Tossing out the first pitch of the baseball season and signing
autographs are antics usually associated with press-the-flesh
vote-stumping, not the rarefied, gray-suited arena of international
But in her four months in office, Secretary of State Madeleine
Korbel Albright has often acted as if on the hustings. She revels
in crowds that greet her on her domestic travels, sports
head-turning headgear, and maintains a "Reaching Out to Americans"
site on the Internet, in which she exhorts ordinary folk to
e-mail her their opinions on foreign policy (firstname.lastname@example.org).
Combine all this with her status as the highest-ranking female
public official ever to serve the country, add the attention won by
revelations of her Jewish heritage, and stir in a pinch of
chat-show verve. What comes out is a recipe for approval ratings
higher than those of her boss, President Clinton.
Some followers of international affairs are unimpressed. To
them, Ms. Albright's conduct is proof that her appointment has
brought a change in style, but not substance, to Clinton
second-term foreign policy. Where, they ask, are the new
initiatives and geostrategic ideas?
Says Josh Muravchik of the American Enterprise Institute, a
conservative Washington think tank: "She is much more process than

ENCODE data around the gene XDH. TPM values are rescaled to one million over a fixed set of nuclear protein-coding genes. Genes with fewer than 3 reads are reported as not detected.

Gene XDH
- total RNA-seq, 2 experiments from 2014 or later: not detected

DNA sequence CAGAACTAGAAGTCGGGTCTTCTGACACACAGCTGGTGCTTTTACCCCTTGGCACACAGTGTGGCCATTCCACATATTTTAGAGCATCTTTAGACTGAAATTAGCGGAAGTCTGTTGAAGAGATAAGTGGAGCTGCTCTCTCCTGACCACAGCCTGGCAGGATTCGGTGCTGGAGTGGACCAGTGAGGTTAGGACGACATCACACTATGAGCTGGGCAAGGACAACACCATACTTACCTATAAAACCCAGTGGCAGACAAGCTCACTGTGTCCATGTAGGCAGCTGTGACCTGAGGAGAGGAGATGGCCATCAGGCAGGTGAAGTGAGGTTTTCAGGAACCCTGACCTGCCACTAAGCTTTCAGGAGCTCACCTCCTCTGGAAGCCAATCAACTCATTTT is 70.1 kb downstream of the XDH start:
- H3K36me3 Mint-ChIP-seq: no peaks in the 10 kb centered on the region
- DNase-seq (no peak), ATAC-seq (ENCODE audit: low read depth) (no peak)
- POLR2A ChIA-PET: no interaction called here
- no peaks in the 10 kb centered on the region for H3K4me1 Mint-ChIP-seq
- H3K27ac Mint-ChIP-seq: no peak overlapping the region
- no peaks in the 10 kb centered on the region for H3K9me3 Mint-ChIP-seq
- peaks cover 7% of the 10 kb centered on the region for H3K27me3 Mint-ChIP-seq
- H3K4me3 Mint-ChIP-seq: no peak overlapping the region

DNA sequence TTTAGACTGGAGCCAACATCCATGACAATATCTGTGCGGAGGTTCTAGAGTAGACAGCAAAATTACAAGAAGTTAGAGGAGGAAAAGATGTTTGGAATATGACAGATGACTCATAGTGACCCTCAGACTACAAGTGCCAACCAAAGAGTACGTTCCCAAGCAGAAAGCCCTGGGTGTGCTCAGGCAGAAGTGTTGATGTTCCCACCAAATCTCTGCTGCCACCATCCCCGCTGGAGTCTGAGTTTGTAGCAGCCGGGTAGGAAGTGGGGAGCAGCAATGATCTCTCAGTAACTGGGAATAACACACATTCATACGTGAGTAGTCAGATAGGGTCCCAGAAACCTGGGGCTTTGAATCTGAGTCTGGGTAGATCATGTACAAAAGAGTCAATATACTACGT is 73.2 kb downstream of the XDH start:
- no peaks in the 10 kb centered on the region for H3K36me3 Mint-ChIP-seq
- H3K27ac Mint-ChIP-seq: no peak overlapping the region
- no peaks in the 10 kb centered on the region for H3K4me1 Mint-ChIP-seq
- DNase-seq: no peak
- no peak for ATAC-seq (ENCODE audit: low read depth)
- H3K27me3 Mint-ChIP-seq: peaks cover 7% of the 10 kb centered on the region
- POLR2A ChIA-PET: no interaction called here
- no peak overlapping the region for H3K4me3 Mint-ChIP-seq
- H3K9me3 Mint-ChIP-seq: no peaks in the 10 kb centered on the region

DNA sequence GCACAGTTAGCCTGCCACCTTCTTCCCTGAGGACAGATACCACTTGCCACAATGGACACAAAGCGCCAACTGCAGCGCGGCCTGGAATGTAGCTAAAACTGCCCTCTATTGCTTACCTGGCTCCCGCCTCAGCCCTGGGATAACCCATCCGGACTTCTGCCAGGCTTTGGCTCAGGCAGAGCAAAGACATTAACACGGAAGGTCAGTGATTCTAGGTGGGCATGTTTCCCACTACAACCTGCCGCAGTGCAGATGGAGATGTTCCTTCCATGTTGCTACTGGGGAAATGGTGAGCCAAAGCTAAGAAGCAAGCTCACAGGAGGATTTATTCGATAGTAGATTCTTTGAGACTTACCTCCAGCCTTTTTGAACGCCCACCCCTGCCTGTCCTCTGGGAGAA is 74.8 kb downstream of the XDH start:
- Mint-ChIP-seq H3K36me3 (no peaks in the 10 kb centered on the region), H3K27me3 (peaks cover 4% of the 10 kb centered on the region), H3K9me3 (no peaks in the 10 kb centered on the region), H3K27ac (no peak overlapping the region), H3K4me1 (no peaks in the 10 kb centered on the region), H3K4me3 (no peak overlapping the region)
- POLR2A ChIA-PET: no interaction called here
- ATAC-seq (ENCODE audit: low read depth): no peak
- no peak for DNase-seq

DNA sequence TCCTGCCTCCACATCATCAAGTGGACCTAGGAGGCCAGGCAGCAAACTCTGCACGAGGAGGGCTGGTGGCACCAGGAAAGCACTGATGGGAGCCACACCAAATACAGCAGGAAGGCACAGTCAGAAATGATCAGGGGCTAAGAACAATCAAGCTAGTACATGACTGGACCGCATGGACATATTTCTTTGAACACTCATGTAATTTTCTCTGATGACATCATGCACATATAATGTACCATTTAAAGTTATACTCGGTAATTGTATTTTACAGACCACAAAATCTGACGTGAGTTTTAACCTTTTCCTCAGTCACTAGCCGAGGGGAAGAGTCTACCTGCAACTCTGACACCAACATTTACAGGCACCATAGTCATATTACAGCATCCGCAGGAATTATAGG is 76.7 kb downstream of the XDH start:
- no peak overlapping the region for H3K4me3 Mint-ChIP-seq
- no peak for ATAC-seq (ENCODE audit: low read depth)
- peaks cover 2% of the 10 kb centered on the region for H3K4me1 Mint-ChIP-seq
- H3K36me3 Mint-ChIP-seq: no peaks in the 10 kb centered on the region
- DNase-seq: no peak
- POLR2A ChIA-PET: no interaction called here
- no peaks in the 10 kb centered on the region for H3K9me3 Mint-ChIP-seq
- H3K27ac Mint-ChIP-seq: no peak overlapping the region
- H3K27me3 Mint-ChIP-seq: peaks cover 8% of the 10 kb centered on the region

Others disagree. They say it is too soon to assess Albright. She
is yet to be tested by a major international crisis and has been
hamstrung in filling top State Department vacancies by delays
stemming from a White House order to intensify FBI background
Moreover, many policies over which she presides she inherited
from Mr. Clinton's first term. She is, however, getting some credit
for helping to win Senate ratification of a global ban on chemical
weapons in April and for her role in forging the NATO-Russia
charter signed this week.
As for her penchant for limelighting, these experts fault her
They concur with her view that the nation's diplomatic corps,
after years of budget cuts, requires fresh resources at a time when
the country faces new threats and grows ever more reliant on
foreign trade for domestic jobs. The first step in reversing that
trend is reawakening popular support for foreign policy, they say.
"She made a conscious decision ... to pay early and considerable
attention to shoring up the base of Clinton administration foreign
policy," says Casimir Yost, director of the Institute for the Study
of Diplomacy at Georgetown University in Washington, where Albright
once taught. "That base was eroding and eroding badly."
That erosion began with the end of the cold war. It was
exacerbated by the low priority afforded foreign policy by Clinton
in his first term and the secrecy in which it was shrouded by
Albright's colorless predecessor, Warren Christopher, experts say. …